To adequately describe the role that Helen plays in Doctor Faustus, it is necessary not only to look at the scene in which she features, but also all the instances that Faustus takes some form of pleasure from physical and sensual things. We need to do this because this is what Helen is symbolic of; she represents the attractive nature of evil in addition to the depths of depravity that Faustus has fallen to.
It is fair to say that Faustus represents the quintessential renaissance man - it is his thirst for knowledge that drives him into his pact with Mephastophilis, indeed it is the Evil Angel that best summarises this:
Go forward, Faustus, in the famous art,
Wherein all nature's treasury is contained:
Be thou on earth as Jove is in the sky,
Lord and commander of these elements.
Scene I, lines 74-77
It is the restless spirit of the renaissance that drives Faustus to seek knowledge. He has already attained what he can through more conventional means, his "bills (are) hung up as monuments", and his "common talk found aphorisms". Faustus compares himself to the most famous figures of the classical period; to Hippocrates, to Aristotle and to Galen. He sees himself as having come to the end of what he can learn through his human tools; he needs something that will allow him to move outside the realm of nature, something supernatural. This is the reason why he came into contact with Mephastophilis, as he sought to use the new power that would come to him to further his own knowledge. It has been said that power corrupts, and absolute power corrupts absolutely - this is what has happened to Faustus. He ceases to become the seeker of knowledge, but become...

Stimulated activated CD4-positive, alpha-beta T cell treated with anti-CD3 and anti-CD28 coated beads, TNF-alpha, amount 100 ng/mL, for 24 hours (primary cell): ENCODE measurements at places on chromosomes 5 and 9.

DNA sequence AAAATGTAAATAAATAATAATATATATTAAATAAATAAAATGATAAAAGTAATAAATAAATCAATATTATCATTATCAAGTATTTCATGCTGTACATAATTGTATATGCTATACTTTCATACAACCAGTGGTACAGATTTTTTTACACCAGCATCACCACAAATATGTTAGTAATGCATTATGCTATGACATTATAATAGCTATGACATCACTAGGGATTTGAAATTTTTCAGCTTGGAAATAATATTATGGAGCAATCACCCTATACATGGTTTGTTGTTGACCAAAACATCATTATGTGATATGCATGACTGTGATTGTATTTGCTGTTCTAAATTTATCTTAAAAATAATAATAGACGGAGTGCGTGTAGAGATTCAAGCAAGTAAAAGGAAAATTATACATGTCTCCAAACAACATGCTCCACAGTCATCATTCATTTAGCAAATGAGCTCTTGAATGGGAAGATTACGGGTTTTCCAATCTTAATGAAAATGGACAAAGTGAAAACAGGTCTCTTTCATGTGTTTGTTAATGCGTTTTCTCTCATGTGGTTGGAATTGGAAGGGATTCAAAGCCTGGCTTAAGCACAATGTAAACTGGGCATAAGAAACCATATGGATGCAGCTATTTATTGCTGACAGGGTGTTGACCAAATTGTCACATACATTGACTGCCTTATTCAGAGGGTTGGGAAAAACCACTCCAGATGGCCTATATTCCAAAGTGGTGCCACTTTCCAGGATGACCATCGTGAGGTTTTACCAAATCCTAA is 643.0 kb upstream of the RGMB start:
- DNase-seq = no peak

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...ed in the use of capital punishment as the result of trying to break his end of the bargain. Faustus' rebellion against his deal (a repetition of his body's rebellion against his signing of the contract) is only short lived, and his downfall is assured when Helen arrives.
Helen, then, represents the dangerous beauty of evil, the seduction of the past, and the desire for things pleasurable. Faustus' desire for her, for the most beautiful woman who has ever lived, seems understandable (though not reasonable) to us, because we all have a little bit of Faustus in us. It is, however, unlikely that any of us have a sufficiently Faustian nature to sell our soul to the Devil.
Marlowe, Christopher. "The Tragical History of Doctor Faustus." The Norton Anthology of English Literature. 6th ed. Eds. M.H. Abrams et. al. New York: W.W. Norton and Co, 1993.
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